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CDRI Desert NewsFlash

April 2022
The above photo of the claret cup cactus (Echinocereus triglochidiatus) in the Botanical Gardens is from 2021. We expect this same cactus to have its showy flowers on display in the coming week! 
The Central Texas Trail Tamers and CDRI Volunteers Create a Magnificent New Trail
On Sunday, March 6, we welcomed nine members of the Central Texas Trail Tamers (the "Trail Tamers"), along with ten CDRI volunteers to a BBQ dinner to kick off the coming week's activities to create a new trail that would lead to the Modesta Canyon Trail.
The idea sprang to life last fall when the Trail Tamers accepted a request from CDRI to repair some paths in the Botanical Gardens that had suffered damage during last summer's monsoons. When discussing a similar issue of recurring flood damage to the Modesta Canyon trailhead, Trail Tamers President, Scott Newsom, envisioned how to fix that problem. We would erase the existing "straight-fall" hiking trail and build a new wide-sweeping trail across the grassy expanse. The new trail would ultimately link with the more rugged trail that takes hikers to Modesta Canyon. 
We've learned to never turn down an offer of help or scoff at an idea as being too big. Instead, we leaned in and said, "Let's do it!"  
For some background on the Trail Tamers, they don't accept payment for their work. Instead, they volunteer their trail services to sites that are open to the public. They do back-wrenching work, moving boulders and cutting into the rock and dry, baked soil like you might slice into a fresh batch of brownies just removed from the oven. They've got the skill, and they make difficult work look easy. 
Usually, the Trail Tamers camp out, but this was the first week of March, and we local folk know how brutal the weather can get. So we enticed nine of the best of the Trail Tamers to come out and work on this project with the lure of staying at the cabins at the Mountain Trail Lodge, and we would also provide three square meals each day for the week that they had set aside to complete the project.
Thirteen CDRI volunteers also came out to the site to work alongside the experts, and in return, they learned how to build a trail.
The Trail Tamers and CDRI volunteers worked so hard and so quickly that they were finished with the trail by the second day.  As they surveyed their work, they asked, "What's next?"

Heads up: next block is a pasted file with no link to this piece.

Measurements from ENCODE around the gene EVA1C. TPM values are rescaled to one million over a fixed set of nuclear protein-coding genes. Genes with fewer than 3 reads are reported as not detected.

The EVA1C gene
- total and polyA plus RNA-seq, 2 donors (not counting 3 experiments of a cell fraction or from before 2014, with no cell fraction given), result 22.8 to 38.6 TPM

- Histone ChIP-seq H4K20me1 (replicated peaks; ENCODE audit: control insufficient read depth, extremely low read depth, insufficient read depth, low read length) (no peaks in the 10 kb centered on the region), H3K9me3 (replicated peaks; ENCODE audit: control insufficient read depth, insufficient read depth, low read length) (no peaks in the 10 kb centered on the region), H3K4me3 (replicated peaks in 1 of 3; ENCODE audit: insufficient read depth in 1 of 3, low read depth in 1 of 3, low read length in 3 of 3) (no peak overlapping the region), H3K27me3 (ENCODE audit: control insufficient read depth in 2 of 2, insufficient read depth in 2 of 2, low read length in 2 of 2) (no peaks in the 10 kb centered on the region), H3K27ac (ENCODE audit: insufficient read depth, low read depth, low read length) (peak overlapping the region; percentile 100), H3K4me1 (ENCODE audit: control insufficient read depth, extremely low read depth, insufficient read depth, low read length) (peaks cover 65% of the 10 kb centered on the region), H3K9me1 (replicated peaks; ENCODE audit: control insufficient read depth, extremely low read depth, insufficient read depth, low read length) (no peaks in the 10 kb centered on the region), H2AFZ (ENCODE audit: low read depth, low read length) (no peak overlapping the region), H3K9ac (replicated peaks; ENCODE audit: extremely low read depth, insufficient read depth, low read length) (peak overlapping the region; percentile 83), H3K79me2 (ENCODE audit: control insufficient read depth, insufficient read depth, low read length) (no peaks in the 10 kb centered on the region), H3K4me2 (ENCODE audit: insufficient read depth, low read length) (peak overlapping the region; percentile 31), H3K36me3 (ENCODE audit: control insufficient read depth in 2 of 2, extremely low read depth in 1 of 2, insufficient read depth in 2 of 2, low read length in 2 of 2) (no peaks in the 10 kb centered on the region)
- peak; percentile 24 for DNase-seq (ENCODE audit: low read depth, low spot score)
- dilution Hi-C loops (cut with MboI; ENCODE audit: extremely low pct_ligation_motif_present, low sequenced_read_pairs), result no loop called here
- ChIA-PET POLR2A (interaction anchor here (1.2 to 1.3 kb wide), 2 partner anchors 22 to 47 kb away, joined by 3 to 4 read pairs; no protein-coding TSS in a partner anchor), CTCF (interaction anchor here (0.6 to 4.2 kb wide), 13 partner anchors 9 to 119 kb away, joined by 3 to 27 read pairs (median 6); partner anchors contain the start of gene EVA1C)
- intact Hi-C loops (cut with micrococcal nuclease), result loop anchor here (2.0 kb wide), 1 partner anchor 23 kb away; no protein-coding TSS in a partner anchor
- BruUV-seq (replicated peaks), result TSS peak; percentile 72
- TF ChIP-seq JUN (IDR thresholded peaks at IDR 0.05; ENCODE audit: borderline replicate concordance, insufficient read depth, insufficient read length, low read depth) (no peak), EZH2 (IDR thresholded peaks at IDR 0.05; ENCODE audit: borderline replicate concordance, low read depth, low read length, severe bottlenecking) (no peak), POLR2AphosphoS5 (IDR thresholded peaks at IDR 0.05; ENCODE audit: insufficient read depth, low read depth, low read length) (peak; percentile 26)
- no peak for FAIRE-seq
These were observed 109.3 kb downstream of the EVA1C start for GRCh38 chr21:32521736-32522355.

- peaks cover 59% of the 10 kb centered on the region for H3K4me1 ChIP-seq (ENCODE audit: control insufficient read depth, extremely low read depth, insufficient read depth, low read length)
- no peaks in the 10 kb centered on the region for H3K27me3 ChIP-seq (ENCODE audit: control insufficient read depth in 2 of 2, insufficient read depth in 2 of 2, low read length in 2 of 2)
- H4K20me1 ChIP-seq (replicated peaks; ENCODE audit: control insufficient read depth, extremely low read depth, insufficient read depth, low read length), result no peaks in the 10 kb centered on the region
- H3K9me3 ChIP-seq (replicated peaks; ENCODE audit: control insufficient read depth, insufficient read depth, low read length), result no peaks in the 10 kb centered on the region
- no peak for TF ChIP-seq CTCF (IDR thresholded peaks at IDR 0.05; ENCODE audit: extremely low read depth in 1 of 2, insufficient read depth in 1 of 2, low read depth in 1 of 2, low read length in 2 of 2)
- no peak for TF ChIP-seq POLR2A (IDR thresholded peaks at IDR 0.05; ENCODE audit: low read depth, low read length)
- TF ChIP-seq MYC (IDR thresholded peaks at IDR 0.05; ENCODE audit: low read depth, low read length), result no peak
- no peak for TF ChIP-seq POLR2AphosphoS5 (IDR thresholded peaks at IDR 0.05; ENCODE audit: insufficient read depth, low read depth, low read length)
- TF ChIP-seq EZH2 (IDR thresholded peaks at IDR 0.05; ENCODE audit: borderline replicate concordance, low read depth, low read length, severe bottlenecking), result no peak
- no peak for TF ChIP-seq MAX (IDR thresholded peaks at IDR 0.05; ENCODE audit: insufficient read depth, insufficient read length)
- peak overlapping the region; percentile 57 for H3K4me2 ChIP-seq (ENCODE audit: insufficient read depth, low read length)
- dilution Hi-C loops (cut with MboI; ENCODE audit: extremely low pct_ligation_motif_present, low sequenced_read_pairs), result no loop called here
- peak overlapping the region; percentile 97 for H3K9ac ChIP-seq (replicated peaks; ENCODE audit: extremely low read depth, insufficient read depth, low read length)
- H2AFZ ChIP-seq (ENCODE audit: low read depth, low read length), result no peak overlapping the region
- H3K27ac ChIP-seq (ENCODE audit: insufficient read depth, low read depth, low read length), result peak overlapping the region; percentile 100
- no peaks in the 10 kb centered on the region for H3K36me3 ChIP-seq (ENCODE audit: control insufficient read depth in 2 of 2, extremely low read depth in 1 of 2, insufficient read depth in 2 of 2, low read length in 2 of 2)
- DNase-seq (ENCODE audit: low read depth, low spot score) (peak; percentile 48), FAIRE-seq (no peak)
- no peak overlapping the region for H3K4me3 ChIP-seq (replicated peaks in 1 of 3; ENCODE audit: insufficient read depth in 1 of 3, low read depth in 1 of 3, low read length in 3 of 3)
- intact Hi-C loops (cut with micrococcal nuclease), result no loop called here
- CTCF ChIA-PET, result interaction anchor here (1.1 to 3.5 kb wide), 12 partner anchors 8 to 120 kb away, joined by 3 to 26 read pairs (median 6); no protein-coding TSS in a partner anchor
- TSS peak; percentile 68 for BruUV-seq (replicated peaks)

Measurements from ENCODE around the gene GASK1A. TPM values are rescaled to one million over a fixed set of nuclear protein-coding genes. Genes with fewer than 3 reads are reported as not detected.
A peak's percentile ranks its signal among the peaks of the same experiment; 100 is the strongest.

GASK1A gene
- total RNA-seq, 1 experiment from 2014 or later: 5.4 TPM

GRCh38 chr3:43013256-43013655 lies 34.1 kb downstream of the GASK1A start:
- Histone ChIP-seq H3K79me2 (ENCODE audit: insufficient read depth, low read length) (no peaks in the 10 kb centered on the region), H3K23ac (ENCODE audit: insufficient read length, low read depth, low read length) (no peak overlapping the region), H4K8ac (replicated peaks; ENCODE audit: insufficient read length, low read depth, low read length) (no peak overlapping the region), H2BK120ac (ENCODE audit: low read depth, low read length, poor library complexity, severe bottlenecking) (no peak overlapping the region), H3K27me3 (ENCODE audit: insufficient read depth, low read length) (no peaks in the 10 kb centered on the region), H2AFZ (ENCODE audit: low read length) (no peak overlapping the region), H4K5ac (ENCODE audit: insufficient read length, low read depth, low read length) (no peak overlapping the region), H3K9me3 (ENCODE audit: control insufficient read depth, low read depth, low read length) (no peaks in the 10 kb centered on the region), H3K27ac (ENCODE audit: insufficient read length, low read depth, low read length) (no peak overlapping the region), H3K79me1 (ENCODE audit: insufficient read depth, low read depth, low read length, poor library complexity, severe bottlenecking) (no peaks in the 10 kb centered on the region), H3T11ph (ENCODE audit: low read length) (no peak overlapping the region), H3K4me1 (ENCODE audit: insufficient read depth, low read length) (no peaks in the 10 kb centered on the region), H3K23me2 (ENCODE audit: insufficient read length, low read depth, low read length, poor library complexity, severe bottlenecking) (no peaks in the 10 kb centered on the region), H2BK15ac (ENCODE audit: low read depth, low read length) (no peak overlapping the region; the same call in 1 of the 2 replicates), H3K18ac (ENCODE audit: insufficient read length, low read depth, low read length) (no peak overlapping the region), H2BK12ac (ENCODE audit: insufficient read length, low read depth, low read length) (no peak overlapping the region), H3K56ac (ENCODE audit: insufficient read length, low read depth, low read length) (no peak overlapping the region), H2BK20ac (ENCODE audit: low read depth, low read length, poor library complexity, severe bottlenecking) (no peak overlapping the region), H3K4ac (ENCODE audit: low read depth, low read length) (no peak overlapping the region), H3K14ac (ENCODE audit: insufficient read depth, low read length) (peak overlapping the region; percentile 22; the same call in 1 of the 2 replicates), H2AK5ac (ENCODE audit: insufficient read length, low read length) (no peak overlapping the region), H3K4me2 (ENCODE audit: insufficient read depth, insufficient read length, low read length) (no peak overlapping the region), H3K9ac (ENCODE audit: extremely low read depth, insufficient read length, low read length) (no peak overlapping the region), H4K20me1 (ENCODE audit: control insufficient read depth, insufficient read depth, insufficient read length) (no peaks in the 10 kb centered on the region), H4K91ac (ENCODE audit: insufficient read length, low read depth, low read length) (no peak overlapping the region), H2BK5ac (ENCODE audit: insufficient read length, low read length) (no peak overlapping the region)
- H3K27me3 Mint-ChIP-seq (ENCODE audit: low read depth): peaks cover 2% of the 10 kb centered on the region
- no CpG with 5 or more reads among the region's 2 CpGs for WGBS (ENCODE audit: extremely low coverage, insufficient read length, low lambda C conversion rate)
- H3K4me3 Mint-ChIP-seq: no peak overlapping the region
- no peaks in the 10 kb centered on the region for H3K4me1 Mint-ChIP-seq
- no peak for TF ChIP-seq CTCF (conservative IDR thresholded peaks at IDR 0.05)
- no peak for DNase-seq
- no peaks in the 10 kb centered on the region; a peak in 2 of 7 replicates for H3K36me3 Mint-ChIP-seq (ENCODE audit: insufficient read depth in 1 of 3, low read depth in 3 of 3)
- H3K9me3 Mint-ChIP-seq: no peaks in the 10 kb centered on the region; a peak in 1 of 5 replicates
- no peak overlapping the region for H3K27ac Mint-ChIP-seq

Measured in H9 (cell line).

What's next was tackling the trailhead that leads to Clayton's Overlook. This amazing crew finished that trail in a day! So, the next day we walked through the Botanical Gardens and found plenty for them to do. They replaced some non-native rocks in planter areas that had mysteriously found their way into the gardens with beautiful native stone. They then created the outline for a new, large planter bed in the Pollinator Garden designed to alleviate flood damage incurred each year by the monsoons.
Clearing the new trail that leads to Clayton's Overlook. 
The Central Texas Trail Tamers and CDRI volunteers, on Monday, at the start of the weeklong project.
We are grateful to all of the Trail Tamers and the CDRI volunteers. With their hard work, our team learned new skills, while we all forged new friendships, but the real jewel is the resulting trail that will endure for generations to come. The men and women who were a part of this project have every right to be proud of their efforts. Thank you to each, and congratulations on creating a meaningful and beautiful trail. 

Thank you to these dedicated members of the Central Texas Trail Tamers who gave a week of their lives to build trails at CDRI:
Scott Newsom
James Wieland
Charles Grant
Mike Rogers
Robert Gross
Stephanie Shindler
Mona Eckelman
David Wade
James Smith

And thank you to the following CDRI volunteers who also gave a week out of their lives to build new trails:
Greg Brock
Gail Casarez
CynthiaTurner
Stephen Cook

And thank you to these great CDRI volunteers who gave two or more days out of their busy schedules to build new trails: 
Pam Westlake
Warren Shaul
Michael Funke
Nancy Roll
Glen Eisen
Martin Havran
John Duvall 
Loyette Stephens
Steve Pettigrew
Scott Newsom maneuvers a large rock into place in the Pollinator Garden.
Who are the Trail Tamers?